Injuries can result from even minor automobile accidents. Washington car accident attorneys know that defendants are likely to challenge causation in such cases, and they may even challenge whether a collision even occurred. Documentation of the accident and the injury is extremely important, as a recent Washington appeal case shows.
The plaintiff sued the defendant, alleging he was injured in an automobile accident. According to the plaintiff, the defendant’s vehicle crossed the center line, and the mirror of the defendant’s car struck the mirror of the plaintiff’s car.
The defendant moved for summary judgment, arguing there was no evidence the “alleged accident” caused the plaintiff’s injuries. She admitted her vehicle crossed the yellow line and “passed closely by” the plaintiff’s car, but she denied hitting the plaintiff’s mirror. She submitted a repair estimate from her insurer, stating there was “no damage” to her vehicle and including photographs taken by the insurance investigator.
The defendant also submitted declarations from an orthopedic surgeon and a chiropractor, who both opined the collision did not cause the plaintiff’s injuries due to the lack of damage to the vehicles.
The plaintiff argued there were genuine issues of material fact regarding whether there was a collision that resulted in his injuries. He submitted his own declaration, a declaration of his friend, the police report, medical records, pharmacy receipts, and medical insurance claims. The plaintiff stated the defendant’s vehicle crossed the center line and struck his car. He testified she drove away, and he followed her into a parking lot. He called 911 and then called his friend and told him about the accident.
The plaintiff stated the defendant’s mother, who was a passenger in the vehicle, wiped down the defendant’s mirror and became defensive when he confronted her.
The police report noted a two-vehicle accident. It also noted the plaintiff’s back pain. The plaintiff’s friend testified they did not follow through with their plans to attend a baseball game that night because the plaintiff “was injured and in pain.”
The plaintiff’s medical records stated he was examined and x-rayed the day after the accident. He also had an MRI. The x-ray and MRI found a facet offset, which is a partial dislocation of the vertebrae.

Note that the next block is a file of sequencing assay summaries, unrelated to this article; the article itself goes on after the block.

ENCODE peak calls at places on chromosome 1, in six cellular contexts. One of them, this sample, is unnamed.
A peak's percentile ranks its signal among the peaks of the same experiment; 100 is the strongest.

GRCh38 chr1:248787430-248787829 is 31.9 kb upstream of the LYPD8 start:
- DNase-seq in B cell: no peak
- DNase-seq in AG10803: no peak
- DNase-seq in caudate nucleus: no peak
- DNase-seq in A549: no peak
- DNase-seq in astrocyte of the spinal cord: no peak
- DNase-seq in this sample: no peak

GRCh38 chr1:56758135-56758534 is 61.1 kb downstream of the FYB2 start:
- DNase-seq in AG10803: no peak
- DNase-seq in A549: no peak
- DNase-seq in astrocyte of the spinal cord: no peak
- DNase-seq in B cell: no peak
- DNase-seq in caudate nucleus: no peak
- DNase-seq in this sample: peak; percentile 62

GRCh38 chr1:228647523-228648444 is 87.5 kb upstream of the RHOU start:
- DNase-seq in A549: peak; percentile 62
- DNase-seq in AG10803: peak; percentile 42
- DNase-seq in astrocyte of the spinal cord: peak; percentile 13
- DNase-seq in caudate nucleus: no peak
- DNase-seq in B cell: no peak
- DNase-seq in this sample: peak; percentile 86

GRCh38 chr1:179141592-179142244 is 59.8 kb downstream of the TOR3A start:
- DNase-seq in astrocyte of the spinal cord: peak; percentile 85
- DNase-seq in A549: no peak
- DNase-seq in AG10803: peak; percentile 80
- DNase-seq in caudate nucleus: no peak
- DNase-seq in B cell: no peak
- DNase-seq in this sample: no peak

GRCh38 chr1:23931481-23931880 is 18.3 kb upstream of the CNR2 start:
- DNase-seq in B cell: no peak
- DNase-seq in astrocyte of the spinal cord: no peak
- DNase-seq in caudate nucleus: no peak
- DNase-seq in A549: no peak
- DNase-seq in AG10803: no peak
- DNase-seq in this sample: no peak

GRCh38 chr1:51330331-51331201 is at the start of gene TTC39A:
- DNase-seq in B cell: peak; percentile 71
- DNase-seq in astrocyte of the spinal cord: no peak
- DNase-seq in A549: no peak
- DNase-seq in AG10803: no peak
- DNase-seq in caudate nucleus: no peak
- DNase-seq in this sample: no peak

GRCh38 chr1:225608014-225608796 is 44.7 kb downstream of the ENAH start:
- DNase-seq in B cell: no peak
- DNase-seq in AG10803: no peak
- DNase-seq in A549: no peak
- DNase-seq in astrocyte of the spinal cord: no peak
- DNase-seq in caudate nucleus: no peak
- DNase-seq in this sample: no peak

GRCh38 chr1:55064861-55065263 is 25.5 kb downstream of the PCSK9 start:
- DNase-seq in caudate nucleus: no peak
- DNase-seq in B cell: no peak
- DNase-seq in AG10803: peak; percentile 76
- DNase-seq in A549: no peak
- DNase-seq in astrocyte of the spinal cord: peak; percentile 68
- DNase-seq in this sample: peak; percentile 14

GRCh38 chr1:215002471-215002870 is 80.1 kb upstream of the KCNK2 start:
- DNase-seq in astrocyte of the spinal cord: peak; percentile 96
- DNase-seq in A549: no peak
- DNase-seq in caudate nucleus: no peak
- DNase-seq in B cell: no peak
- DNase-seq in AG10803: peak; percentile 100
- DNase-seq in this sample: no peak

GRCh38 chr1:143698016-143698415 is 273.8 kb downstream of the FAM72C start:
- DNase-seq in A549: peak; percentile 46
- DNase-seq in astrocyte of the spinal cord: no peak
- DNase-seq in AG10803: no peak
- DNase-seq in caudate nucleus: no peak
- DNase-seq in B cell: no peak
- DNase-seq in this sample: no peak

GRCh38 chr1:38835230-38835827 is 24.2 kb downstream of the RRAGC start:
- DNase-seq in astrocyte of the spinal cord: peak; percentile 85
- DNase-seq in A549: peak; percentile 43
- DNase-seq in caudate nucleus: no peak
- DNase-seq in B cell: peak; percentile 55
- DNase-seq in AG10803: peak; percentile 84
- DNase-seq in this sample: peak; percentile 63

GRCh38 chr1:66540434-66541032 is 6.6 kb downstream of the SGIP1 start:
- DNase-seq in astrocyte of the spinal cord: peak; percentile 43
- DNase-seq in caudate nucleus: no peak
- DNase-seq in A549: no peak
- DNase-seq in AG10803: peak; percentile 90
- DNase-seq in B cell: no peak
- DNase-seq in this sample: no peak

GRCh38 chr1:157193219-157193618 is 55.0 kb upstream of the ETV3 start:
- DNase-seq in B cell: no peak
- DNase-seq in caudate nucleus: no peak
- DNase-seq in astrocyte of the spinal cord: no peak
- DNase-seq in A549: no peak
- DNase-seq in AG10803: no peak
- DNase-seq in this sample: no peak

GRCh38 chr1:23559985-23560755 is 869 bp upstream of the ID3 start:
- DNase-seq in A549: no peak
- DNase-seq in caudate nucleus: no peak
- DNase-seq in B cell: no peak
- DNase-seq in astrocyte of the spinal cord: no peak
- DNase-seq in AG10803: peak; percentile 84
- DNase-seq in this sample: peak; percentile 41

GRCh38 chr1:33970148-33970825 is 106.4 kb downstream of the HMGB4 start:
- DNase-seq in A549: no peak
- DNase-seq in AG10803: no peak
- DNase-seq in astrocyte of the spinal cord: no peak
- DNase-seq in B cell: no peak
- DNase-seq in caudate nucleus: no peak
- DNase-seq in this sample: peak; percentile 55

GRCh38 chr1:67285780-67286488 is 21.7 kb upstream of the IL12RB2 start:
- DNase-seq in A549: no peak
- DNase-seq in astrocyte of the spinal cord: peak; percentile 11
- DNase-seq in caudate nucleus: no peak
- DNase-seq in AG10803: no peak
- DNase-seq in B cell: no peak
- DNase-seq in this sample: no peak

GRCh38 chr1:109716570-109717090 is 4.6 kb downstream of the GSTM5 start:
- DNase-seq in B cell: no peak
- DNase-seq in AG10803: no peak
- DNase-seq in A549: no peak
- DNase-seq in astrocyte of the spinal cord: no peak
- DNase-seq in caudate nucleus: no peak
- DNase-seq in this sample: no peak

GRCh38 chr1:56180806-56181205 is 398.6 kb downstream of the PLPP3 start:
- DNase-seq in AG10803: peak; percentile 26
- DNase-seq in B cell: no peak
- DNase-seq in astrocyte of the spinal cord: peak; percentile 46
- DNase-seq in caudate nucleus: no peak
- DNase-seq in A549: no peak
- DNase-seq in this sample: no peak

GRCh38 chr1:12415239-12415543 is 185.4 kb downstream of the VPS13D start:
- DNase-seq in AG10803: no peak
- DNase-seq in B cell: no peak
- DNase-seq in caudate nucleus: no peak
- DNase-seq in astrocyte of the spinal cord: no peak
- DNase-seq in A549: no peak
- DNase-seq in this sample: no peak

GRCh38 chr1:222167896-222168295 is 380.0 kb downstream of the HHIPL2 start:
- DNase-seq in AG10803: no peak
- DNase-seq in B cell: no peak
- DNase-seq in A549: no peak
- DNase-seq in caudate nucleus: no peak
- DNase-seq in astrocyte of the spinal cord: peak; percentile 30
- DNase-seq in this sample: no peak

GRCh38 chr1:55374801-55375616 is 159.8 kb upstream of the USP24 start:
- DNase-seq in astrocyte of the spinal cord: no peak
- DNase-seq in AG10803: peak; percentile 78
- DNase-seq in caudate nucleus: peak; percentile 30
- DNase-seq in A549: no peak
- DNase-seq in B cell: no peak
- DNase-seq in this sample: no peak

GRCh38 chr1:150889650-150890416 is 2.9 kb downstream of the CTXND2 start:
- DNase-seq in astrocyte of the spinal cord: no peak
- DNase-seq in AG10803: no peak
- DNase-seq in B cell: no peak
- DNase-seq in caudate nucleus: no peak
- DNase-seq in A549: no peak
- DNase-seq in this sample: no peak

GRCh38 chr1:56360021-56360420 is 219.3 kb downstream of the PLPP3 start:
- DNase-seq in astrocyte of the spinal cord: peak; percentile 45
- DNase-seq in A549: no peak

The district court granted the defendant’s motion for summary judgment, and the plaintiff moved for reconsideration. He submitted medical records from a neurosurgical specialist who examined the plaintiff a few days after the accident. The neurosurgical specialist diagnosed back and neck pain and ordered physical therapy. The emergency medicine specialist noted that the medical records showed objective and subjective symptoms consistent with a person involved in a car accident. He concluded it was more probable than not that the plaintiff was injured as a result of the collision.
The district court denied the motion for reconsideration, finding no material issue of fact, specifically regarding whether the minimal contact alleged could cause the alleged injuries.
The plaintiff appealed, arguing that whether the collision occurred was a factual question. The defendant argued there was undisputed physical evidence that there was no damage to either vehicle. The superior court affirmed the dismissal, finding no competent evidence of a collision. The plaintiff moved for discretionary review, which was granted.
The appeals court noted that if the evidence showed a driver failed to meet the standard of care, the jury must determine whether there was negligence. The defendant did not dispute having a duty of ordinary care or breaching the duty. She argued, however, that based on uncontroverted physical facts, reasonable minds could only conclude there had been no collision. She argued the plaintiff’s testimony could not raise a material issue of fact without corroborating evidence. She also pointed to the repair estimate and photographs to show there had not been any damage.
Unlike in the case cited by the defendant, however, the physical facts here were not uncontroverted. The plaintiff testified the defendant’s car had hit his vehicle. He immediately called 911. He said the defendant’s mother had wiped away any signs the vehicles had made contact. The appeals court noted that credibility is a jury question. The court reversed the summary judgment dismissal and remanded the case for trial.
The defendant challenged both the occurrence of a collision and causation. The appeals court, however, did not accept that the lack of vehicle damage necessarily meant that there had not been a collision, or that the collision could not have been significant enough to cause the injuries. The plaintiff was able to provide evidence not only that he had reported a collision and injuries, but also that he had consistently reported both—to the police, to the hospital, and to his friend. This type of evidence can be particularly important in cases in which the defendant challenges whether the impact could result in the claimed injuries.
If you have been injured in a car accident, an experienced Washington car accident attorney can help you get the compensation you deserve. They can work with you to determine if an expert is needed and to find an appropriate expert. Call the attorneys at Blair & Kim, PLLC, at (206) 622-6562 to discuss your case.
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Image: FreeImages.com / Diogo Carné